It's not every day that you get a glimpse into what a malware program looks like before it's completed, but today, we get to see two. The ElGato ransomware for Android and the Hitler-Ransonware (yes, that's the real spelling) for Windows channel two things the Internet loves discussing: cats and Adolf Hitler.
They then leverages those memes to encrypt your files and demand a ransom. Or, at least, they would, if they were finished.
McAfee Labs discovered ElGato "running on a legitimate cloud server provider," which it would not name, since it wanted to give the company a chance to clean up its act. ElGato can encrypt files, steal text messages and lock users out of their own devices. Said users might not notice, however, because whenever it locks a phone, it displays a picture of a cuddly cat mid-yawn.
The good news, if getting a piece of malware can be good news, is that the ElGato ransomware appears to be very much a work-in-progress. At present, there's no actual ransom. Furthermore, although the program has the capacity to encrypt files, it doesn't actually do so. McAfee researchers were even able to tap into the program's own servers, ironically enough, because they are not encrypted.
McAfee theorizes that ElGato isn't meant to be a fully functional ransomware package, but rather a demo for something that malefactors could buy as part of an exploit kit. Either way, a good Android antivirus program will quash it.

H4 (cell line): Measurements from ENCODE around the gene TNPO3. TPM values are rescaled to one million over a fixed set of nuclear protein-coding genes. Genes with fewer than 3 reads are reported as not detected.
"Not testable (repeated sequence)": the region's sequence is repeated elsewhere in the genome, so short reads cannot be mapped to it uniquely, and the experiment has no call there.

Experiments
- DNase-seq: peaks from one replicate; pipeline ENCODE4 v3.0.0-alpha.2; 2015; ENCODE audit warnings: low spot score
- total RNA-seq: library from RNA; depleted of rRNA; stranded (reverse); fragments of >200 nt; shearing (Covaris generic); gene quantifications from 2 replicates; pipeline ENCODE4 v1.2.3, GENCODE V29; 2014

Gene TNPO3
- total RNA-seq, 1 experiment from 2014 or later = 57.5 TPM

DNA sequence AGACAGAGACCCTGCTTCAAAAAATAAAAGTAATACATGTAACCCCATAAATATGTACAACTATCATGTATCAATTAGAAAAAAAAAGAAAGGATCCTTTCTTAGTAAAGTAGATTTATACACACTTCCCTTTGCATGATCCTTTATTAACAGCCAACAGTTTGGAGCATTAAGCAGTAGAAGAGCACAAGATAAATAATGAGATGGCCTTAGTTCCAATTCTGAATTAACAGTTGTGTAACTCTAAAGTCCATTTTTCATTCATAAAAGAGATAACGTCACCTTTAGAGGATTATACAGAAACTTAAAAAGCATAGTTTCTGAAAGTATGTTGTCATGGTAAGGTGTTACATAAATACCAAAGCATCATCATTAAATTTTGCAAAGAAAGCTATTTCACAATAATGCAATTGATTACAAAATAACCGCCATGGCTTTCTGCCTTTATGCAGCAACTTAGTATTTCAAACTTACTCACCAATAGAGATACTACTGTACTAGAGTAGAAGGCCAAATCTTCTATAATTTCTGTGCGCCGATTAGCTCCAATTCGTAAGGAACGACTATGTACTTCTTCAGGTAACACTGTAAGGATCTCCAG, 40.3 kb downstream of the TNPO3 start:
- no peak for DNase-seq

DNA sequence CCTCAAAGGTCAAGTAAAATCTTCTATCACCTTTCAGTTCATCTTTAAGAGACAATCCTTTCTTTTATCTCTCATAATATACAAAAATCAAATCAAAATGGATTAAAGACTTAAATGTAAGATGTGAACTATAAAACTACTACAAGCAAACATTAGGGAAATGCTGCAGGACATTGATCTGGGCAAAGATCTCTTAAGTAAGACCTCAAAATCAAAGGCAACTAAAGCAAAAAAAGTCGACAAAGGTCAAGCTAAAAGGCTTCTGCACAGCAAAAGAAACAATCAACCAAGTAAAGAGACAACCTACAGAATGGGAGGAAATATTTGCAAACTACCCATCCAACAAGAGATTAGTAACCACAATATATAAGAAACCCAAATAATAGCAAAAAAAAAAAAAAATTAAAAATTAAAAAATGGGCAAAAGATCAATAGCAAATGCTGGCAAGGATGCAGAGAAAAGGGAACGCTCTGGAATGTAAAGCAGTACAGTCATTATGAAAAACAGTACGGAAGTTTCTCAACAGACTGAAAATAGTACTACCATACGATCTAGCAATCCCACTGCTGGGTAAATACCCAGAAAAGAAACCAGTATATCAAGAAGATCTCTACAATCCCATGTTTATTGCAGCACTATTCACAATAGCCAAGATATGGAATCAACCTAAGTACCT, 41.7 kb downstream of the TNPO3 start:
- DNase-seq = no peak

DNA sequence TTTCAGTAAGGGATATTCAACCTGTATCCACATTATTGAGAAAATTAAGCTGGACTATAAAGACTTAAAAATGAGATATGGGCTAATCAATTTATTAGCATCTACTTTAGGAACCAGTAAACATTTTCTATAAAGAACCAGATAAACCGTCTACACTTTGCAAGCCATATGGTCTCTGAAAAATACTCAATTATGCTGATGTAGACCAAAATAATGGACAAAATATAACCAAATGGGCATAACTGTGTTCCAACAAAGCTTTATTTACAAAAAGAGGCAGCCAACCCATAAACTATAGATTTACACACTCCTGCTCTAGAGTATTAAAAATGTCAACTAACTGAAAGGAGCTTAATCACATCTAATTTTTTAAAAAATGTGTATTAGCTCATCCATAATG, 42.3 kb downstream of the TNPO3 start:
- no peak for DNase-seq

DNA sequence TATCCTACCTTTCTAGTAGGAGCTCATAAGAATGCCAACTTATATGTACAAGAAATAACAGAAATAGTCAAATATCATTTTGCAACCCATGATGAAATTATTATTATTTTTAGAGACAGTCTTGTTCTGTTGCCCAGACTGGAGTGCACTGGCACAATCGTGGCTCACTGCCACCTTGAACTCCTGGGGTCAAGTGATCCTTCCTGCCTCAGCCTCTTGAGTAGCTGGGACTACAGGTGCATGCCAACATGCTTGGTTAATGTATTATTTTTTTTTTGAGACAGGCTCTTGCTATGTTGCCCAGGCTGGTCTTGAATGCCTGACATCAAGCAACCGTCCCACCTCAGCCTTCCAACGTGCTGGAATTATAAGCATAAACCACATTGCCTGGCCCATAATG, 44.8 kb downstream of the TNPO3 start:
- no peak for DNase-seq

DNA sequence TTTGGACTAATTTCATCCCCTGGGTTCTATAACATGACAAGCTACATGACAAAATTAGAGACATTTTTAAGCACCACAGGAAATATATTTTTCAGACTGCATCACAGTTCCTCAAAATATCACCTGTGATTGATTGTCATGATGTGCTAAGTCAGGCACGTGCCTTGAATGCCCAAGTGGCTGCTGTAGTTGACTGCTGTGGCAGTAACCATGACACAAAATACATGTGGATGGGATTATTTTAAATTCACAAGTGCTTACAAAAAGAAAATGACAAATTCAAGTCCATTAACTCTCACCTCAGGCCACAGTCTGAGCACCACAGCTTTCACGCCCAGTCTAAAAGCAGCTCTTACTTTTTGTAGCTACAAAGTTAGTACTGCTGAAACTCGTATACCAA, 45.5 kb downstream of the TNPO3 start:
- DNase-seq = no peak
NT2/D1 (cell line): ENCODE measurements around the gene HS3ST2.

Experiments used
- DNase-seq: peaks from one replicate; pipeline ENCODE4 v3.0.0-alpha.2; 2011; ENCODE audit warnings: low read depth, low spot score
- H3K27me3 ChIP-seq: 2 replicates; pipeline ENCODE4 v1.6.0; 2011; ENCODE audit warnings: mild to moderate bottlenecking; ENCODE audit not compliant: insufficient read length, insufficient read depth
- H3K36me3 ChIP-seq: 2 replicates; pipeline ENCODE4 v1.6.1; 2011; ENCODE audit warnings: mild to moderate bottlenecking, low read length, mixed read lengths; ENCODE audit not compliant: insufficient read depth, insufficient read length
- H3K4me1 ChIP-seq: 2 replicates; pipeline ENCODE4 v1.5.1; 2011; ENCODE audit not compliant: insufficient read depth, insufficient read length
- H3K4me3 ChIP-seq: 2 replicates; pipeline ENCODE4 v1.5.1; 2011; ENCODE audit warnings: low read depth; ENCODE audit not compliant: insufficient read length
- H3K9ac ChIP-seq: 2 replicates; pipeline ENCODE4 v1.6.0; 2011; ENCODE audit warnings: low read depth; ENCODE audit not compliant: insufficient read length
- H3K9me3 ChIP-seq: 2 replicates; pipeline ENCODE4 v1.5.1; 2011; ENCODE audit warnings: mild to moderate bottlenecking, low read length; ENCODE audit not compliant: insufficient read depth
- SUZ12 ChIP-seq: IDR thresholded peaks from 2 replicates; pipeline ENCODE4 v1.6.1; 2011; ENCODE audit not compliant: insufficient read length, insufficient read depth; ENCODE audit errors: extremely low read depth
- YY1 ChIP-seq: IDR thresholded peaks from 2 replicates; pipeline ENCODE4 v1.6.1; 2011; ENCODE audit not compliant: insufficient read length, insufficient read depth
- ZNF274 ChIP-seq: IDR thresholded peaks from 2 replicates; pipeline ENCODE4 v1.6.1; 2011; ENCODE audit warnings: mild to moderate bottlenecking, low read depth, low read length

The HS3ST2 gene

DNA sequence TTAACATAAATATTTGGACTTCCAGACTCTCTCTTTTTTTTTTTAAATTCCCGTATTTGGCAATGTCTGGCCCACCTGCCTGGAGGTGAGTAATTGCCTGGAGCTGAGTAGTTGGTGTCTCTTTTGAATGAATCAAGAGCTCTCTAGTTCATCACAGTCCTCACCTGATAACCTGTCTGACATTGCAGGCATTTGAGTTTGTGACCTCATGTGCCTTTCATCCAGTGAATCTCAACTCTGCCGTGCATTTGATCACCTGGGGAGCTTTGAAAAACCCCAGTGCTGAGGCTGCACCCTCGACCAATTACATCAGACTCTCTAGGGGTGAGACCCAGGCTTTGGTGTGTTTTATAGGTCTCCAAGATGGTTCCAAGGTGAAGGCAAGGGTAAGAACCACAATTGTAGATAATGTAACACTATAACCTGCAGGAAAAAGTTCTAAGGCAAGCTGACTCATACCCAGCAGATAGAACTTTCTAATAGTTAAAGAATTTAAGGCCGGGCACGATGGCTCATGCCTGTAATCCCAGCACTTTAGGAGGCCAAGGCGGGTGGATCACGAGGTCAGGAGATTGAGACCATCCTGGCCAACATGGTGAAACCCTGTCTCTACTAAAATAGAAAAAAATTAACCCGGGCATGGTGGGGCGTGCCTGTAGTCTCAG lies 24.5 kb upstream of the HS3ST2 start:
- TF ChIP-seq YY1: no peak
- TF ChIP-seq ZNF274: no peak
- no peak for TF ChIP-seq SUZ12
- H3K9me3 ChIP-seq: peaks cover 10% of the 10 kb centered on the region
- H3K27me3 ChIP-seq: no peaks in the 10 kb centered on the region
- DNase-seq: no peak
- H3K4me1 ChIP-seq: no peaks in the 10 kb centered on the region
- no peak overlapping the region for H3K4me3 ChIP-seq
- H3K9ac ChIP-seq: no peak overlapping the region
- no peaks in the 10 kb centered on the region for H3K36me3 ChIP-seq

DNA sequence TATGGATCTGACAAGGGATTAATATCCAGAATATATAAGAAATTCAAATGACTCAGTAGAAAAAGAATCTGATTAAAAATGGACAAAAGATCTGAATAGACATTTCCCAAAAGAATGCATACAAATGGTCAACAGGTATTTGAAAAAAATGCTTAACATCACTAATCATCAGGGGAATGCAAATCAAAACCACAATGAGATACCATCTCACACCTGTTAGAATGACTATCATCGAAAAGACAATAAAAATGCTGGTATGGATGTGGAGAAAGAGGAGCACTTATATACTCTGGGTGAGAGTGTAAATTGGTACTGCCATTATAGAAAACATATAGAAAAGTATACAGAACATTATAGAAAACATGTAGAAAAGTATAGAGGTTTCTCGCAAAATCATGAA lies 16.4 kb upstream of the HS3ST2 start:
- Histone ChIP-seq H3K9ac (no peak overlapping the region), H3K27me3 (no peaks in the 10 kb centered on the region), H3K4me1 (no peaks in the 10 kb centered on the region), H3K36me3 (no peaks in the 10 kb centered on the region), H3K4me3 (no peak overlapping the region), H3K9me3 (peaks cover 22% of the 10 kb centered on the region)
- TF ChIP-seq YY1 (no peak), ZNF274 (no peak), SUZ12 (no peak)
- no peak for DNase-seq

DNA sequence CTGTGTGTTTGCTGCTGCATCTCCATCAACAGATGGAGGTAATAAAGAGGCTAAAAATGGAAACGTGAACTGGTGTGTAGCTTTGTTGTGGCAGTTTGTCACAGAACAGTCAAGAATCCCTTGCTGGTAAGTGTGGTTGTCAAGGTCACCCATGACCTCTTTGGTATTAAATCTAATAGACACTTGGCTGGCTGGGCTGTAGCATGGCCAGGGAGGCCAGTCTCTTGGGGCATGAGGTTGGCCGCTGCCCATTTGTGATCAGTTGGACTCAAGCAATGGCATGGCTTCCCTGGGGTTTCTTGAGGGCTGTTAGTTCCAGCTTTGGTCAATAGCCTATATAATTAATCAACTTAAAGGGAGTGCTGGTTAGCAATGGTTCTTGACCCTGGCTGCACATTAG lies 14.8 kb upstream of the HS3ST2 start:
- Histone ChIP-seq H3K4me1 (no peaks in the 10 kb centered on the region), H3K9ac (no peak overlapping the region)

What's more embarrassing than a piece of ransomware that doesn't do anything? Perhaps it's one that does something really weak. AVG malware analyst Jakub Kroustek discovered the Hitler-Ransonware: a Nazi-worshipping malicious program that can't even spell its own name right. Worse still: It doesn't even want money. It wants a €25 Vodafone card code.
Bleeping Computer did a thorough write-up of the malicious(ish) software, which doesn't appear to be ready for prime time. In addition to its silly ransom request, a batch file, written in shaky German, reads "This is a test" and "Hello world." ("Hello world" is usually the first thing a programmer writes when he or she learns a new coding language.)
The worst part, though, is that the program doesn't even encrypt anything. Instead, it deletes the extensions for a user's files, shows a lock screen, and demands its paltry wergild. An hour later, the computer crashes, then deletes all files in a user’s %UserProfile% folder. This usually includes My Documents and whatever pictures and music you keep there.
Kroustek didn't mention where he came across this malware-in-progress, so users are probably safe from it, for now. Even if they weren't, though, all they'd need to do is uninstall the program and recover their deleted files. Undeleting files can be a pain in the butt, but it's not difficult to do.
Ransomware is usually one of the most pernicious and dangerous types of malware, but these two programs illustrate that it's not scary at all when defanged. Maybe someday they'll be real scourges of the internet, but until then, a good antivirus program will keep them at bay, same as any other run-of-the-mill malicious software.